... The standard drug levodopa (LD) is the only approved symptomatic treatment for PD but shows several problems: "dopa-resistant" motor symptoms (postural abnormalities, freezing episodes, and speech impairment) and non-motor symptoms, such as autonomic dysfunction, mood and cognitive impairment, and/or drug-related side effects (especially psychosis, motor fluctuations, and dyskinesias) [50,51]. It would be useful to identify a treatment that could complement LD, allowing for the reduction of the LD dose while preventing the various motor and nonmotor symptoms that sometimes accompany this reduction. ...
Article
Full-text available
Parkinson’s disease (PD), a progressive neurodegenerative disorder, affects dopaminergic neurons. Oxidative stress and gut damage play critical roles in PD pathogenesis. Inhibition of oxidative stress and gut damage can prevent neuronal death and delay PD progression. The objective of this study was to evaluate the therapeutic effect of embelin or the combination with levodopa (LD) in a rotenone-induced PD mouse model. At the end of experimentation, the mice were sacrificed and the midbrain was used to evaluate various biochemical parameters, such as nitric oxide, peroxynitrite, urea, and lipid peroxidation. In the substantia nigra (midbrain), tyrosine hydroxylase (TH) expression was examined by immunohistochemistry, and Nurr1 expression was evaluated by western blotting. Gut histopathology was evaluated on tissue sections stained with hematoxylin and eosin. In silico molecular docking studies of embelin and α-synuclein (α-syn) fibrils were also performed. Embelin alone or in combination with LD ameliorated oxidative stress and gut damage. TH and Nurr1 protein levels were also significantly restored. Docking studies confirmed the affinity of embelin toward α-syn. Taken together, embelin could be a promising drug for the treatment of PD, especially when combined with LD.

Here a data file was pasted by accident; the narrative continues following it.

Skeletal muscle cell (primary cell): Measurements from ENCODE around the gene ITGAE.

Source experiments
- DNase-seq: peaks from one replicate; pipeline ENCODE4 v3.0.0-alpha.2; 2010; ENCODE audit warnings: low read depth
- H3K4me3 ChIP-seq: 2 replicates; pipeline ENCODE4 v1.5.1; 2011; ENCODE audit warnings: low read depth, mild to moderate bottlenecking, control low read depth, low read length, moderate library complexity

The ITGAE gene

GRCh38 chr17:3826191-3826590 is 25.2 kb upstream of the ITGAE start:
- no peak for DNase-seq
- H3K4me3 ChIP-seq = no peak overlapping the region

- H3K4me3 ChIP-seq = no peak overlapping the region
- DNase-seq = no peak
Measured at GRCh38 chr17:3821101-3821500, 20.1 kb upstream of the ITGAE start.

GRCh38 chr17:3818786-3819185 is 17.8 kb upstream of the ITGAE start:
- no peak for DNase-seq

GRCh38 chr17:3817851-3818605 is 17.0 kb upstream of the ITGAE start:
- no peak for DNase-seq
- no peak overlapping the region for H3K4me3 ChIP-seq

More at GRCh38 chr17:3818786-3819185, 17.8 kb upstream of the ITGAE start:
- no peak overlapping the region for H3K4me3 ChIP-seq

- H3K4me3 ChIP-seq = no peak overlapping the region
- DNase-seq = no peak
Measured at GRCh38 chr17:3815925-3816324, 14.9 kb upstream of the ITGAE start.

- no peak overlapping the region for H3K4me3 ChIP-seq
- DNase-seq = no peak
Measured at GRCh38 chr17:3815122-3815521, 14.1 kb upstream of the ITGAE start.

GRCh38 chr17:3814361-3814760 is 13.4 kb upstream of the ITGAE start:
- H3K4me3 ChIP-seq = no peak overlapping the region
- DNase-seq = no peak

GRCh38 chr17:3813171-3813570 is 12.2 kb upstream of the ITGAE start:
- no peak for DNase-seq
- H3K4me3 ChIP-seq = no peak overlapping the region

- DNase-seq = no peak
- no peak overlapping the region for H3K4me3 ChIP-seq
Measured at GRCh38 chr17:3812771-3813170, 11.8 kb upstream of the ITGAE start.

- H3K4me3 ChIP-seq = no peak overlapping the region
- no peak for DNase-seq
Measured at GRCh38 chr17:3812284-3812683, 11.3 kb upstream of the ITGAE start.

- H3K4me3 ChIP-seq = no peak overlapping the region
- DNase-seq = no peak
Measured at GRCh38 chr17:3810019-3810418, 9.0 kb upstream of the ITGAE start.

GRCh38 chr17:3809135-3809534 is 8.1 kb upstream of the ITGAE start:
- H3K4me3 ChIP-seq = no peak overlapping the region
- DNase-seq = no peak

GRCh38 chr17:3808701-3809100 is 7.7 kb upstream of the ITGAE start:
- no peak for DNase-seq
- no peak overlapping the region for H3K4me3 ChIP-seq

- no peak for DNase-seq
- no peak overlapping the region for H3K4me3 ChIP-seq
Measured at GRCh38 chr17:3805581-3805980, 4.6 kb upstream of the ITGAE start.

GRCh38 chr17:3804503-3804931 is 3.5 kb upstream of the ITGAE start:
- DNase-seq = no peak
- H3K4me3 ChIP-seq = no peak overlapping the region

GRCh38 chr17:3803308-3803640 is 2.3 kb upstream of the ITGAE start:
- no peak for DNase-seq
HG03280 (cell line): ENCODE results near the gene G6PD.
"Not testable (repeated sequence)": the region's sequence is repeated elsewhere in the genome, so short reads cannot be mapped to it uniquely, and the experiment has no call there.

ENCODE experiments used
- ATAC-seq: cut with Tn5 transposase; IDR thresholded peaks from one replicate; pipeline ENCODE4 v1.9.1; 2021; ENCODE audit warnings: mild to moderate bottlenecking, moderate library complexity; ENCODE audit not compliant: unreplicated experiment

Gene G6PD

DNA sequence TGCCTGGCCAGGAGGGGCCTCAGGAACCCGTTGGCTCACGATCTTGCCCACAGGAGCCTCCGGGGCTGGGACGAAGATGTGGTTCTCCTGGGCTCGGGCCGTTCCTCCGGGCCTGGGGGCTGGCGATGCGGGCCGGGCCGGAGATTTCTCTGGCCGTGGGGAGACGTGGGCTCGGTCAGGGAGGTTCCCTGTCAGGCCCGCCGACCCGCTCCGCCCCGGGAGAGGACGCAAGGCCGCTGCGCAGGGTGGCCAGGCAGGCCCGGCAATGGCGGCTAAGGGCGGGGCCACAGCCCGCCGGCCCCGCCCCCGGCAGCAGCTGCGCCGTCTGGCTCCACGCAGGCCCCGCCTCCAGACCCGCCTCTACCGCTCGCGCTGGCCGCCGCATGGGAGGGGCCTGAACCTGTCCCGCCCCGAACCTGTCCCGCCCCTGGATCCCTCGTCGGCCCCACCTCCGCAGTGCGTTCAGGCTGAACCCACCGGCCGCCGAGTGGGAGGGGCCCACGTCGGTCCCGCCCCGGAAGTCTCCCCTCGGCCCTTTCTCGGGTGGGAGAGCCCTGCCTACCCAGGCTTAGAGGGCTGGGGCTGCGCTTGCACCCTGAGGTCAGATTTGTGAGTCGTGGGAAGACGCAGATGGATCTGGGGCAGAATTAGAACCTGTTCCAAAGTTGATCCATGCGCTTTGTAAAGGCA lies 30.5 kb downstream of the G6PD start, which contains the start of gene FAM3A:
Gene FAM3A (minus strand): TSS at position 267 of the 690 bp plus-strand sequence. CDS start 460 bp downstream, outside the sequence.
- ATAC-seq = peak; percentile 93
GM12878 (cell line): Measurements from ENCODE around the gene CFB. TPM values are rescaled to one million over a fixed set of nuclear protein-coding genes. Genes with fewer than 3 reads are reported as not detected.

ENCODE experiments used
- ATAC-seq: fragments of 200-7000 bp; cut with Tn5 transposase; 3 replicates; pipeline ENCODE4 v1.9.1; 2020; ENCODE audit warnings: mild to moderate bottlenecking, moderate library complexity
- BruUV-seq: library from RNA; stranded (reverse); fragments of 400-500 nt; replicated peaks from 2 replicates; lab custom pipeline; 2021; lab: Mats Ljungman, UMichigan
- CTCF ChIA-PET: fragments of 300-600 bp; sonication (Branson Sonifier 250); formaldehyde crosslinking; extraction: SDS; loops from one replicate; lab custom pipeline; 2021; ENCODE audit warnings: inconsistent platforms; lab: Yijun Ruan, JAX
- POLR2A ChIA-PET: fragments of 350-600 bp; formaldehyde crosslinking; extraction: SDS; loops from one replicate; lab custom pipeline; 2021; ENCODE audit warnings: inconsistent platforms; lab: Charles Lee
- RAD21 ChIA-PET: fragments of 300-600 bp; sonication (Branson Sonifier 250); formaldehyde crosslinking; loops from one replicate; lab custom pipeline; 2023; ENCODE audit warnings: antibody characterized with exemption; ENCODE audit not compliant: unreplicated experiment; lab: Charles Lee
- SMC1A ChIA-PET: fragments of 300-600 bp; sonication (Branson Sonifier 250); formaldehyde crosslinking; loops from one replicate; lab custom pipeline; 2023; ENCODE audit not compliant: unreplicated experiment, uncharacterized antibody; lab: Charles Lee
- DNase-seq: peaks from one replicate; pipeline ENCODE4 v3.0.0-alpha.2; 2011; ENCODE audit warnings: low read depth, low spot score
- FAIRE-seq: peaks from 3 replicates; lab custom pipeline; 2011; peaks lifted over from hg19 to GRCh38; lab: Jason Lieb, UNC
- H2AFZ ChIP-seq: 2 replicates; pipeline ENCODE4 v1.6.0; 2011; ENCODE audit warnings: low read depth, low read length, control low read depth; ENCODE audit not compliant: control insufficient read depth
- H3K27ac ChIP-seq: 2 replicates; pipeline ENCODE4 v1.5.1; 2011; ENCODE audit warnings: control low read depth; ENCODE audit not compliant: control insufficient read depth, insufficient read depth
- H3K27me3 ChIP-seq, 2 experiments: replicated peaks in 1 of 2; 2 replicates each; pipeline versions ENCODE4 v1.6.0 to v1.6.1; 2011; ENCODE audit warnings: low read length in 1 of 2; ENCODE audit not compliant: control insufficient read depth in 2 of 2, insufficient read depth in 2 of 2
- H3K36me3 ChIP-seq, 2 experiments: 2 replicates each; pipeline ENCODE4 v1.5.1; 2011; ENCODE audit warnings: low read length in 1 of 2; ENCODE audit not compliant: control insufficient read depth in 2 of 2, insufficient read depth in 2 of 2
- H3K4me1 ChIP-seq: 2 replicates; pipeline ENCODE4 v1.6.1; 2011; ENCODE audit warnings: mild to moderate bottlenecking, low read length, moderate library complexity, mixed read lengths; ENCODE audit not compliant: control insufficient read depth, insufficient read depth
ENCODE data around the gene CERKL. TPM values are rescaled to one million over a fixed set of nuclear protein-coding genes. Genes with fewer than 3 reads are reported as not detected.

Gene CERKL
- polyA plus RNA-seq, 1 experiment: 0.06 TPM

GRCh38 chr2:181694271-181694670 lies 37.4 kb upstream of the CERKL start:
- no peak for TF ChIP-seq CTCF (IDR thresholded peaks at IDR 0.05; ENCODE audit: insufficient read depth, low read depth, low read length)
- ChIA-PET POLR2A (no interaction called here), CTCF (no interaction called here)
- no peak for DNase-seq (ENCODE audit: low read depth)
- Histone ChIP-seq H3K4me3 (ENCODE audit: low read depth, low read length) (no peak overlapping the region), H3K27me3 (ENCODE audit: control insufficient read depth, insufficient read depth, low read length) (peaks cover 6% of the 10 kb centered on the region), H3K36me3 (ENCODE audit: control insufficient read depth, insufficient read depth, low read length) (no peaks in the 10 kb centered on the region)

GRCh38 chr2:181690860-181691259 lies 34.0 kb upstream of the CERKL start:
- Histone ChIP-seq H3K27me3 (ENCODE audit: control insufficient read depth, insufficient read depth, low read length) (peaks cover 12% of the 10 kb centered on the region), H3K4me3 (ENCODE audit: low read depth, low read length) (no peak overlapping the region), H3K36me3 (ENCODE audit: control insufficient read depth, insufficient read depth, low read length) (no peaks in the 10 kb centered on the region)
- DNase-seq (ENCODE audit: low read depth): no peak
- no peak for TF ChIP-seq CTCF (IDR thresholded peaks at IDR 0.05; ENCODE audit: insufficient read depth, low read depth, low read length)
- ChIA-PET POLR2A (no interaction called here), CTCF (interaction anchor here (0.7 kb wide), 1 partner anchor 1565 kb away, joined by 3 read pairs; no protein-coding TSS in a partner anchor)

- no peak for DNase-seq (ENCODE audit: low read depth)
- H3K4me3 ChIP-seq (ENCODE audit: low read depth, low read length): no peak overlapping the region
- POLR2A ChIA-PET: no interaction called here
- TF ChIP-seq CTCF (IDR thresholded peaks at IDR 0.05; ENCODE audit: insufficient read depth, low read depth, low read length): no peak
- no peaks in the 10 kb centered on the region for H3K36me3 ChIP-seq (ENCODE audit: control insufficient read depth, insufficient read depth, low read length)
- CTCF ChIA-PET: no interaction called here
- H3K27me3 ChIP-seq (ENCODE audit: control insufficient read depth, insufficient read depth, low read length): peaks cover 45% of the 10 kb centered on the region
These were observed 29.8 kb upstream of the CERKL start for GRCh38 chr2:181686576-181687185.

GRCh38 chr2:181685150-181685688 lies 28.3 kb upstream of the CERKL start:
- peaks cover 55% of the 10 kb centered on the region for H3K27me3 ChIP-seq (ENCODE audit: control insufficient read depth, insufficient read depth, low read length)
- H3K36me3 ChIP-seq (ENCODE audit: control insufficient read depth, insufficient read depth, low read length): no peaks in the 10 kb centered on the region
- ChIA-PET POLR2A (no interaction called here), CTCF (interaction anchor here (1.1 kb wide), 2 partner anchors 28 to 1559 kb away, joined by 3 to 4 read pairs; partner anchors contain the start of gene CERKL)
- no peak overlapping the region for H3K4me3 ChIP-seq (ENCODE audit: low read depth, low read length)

... Levodopa is the standard of care drug most commonly prescribed to patients with PD (Jankovic and Stacy 2007). However, the clinical symptoms are not fully controlled and resolved with Levadopa and/or other drugs (Thanvi and Lo 2004;Toth et al. 2008;Redenšek et al. 2019). Thus, novel therapeutic approaches should be advanced. ...
Article
Full-text available
Parkinson’s disease (PD) is a neurodegenerative disorder characterized by dopaminergic neurodegeneration and deposition of alpha-synuclein. Mechanisms associated with PD etiology include oxidative stress, apoptosis, autophagy, and abnormalities in neurotransmission, to name a few. Drugs used to treat PD have shown significant limitations in their efficacy. Therefore, recent focus has been placed on the potential of active plant ingredients as alternative, complementary, and efficient treatments. Berberine is an isoquinoline alkaloid that has shown promise as a pharmacological treatment in PD, given its ability to modulate several molecular pathway associated with the disease. Here, we review contemporary knowledge supporting the need to further characterize berberine as a potential treatment for PD.
... Lack of dopamine causes motor system malfunctions such as bradykinesia, rigidity, tremor, gait disorders and postural instability with the consequent high risk of fall [2]. A temporary inhibition of symptoms occurs after taking levodopa (L-DOPA), which is currently the most effective symptomatic treatment [3,4]. ...
Article
Full-text available
The synthetic indices are widely used to describe balance and stability during gait. Some of these are employed to describe the gait features in Parkinson’s disease (PD). However, the results are sometimes inconsistent, and the same indices are rarely used to compare the individuals affected by PD before and after levodopa intake (OFF and ON condition, respectively). Our aim was to investigate which synthetic measure among Harmonic Ratio, Jerk Ratio, Golden Ratio and Trunk Displacement Index is representative of gait stability and harmony, and which of these are more sensitive to the variations between OFF and ON condition. We found that all indices, except the Jerk Ratio, significantly improve after levodopa. Only the improvement of the Trunk Displacement Index showed a direct correlation with the motor improvement measured through the clinical scale UPDRS-III (Unified Parkinson’s Disease Rating Scale–part III). In conclusion, we suggest that the synthetic indices can be useful to detect motor changes induced by, but not all of them clearly correlate with the clinical changes achieved with the levodopa administration. In our analysis, only the Trunk Displacement Index was able to show a clear relationship with the PD clinical motor improvement.